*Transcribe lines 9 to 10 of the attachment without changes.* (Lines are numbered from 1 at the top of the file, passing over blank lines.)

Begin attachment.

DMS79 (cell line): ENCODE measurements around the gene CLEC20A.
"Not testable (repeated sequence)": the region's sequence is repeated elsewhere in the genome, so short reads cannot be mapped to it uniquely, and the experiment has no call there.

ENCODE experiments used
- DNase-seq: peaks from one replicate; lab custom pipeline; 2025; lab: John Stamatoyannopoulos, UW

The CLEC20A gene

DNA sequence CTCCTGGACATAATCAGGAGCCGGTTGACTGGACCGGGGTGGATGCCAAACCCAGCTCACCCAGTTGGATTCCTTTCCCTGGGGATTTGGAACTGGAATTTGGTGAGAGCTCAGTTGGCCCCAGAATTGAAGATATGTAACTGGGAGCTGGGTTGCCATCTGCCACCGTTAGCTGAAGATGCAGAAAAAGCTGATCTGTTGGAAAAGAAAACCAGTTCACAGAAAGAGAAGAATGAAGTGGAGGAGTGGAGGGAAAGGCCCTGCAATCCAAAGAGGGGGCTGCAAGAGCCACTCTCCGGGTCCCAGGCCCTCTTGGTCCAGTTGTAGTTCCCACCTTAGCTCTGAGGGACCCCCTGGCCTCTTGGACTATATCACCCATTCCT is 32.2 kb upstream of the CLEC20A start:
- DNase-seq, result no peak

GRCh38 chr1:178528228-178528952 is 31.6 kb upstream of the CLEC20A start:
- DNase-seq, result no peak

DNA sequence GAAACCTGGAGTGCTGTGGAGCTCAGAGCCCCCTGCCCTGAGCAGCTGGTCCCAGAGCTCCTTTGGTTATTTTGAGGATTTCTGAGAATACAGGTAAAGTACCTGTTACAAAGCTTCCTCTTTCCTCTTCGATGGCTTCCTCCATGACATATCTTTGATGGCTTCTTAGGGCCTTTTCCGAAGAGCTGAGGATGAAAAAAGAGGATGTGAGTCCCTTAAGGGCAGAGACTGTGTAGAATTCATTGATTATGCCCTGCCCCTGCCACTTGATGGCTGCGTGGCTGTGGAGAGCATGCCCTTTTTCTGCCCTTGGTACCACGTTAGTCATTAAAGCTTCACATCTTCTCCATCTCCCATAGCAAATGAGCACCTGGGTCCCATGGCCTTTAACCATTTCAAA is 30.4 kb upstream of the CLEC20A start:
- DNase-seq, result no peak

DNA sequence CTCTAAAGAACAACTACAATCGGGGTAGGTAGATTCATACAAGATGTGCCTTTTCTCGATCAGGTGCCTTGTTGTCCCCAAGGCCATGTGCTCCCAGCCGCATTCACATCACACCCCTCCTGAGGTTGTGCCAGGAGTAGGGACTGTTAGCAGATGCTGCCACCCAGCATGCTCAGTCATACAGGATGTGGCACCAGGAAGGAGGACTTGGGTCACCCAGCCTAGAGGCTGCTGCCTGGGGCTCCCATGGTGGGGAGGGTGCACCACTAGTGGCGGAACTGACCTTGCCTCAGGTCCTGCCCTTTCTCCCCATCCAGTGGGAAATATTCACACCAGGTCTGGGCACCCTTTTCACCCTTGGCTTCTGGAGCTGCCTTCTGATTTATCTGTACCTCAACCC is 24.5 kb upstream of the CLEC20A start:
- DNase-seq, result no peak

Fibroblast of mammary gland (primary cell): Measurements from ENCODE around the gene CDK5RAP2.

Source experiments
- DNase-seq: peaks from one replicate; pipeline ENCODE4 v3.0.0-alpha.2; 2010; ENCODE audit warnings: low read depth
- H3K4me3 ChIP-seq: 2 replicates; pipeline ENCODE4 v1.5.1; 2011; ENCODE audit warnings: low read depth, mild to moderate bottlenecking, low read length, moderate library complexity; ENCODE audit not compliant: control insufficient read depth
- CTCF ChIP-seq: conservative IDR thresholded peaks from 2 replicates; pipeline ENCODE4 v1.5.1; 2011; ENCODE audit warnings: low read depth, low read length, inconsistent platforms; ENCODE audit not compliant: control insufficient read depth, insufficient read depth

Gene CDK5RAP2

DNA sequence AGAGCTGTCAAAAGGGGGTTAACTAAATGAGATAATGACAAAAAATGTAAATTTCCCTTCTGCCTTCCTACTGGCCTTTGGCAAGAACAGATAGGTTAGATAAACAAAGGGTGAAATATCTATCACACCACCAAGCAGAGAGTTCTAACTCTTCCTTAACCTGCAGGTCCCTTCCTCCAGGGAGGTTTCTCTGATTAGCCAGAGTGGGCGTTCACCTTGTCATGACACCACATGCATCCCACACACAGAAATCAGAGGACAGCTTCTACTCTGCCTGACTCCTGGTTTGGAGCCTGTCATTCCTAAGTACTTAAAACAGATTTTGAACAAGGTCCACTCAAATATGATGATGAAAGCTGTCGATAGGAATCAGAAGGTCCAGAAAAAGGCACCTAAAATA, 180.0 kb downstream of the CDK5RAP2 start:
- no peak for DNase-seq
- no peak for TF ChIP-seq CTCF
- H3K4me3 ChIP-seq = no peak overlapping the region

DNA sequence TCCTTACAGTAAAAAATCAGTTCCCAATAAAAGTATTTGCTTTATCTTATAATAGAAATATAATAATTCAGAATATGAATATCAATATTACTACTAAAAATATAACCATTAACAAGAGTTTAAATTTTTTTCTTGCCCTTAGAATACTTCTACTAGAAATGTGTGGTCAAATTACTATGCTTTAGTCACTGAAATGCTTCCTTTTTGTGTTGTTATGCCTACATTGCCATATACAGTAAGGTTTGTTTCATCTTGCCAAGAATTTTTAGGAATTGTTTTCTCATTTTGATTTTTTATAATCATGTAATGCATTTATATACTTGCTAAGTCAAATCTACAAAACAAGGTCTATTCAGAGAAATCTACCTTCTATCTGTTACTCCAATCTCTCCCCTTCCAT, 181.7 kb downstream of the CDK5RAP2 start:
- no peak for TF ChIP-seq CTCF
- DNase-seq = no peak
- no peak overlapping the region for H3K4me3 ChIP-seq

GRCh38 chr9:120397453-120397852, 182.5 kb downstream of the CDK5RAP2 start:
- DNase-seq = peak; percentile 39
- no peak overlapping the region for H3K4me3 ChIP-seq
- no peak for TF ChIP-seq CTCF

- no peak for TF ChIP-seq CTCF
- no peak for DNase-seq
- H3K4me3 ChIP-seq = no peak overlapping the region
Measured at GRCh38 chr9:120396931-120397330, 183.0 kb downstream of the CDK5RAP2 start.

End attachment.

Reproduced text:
- DNase-seq, result no peak

DNA sequence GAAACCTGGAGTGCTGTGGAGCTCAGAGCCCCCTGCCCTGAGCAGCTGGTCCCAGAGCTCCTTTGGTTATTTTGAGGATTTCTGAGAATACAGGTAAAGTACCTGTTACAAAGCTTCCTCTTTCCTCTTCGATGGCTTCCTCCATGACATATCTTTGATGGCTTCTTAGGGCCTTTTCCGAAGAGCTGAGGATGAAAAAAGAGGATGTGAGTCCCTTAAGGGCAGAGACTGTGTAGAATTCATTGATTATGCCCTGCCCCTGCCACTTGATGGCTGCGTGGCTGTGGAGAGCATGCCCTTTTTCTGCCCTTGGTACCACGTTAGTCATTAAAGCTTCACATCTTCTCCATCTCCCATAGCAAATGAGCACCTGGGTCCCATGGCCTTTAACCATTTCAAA is 30.4 kb upstream of the CLEC20A start: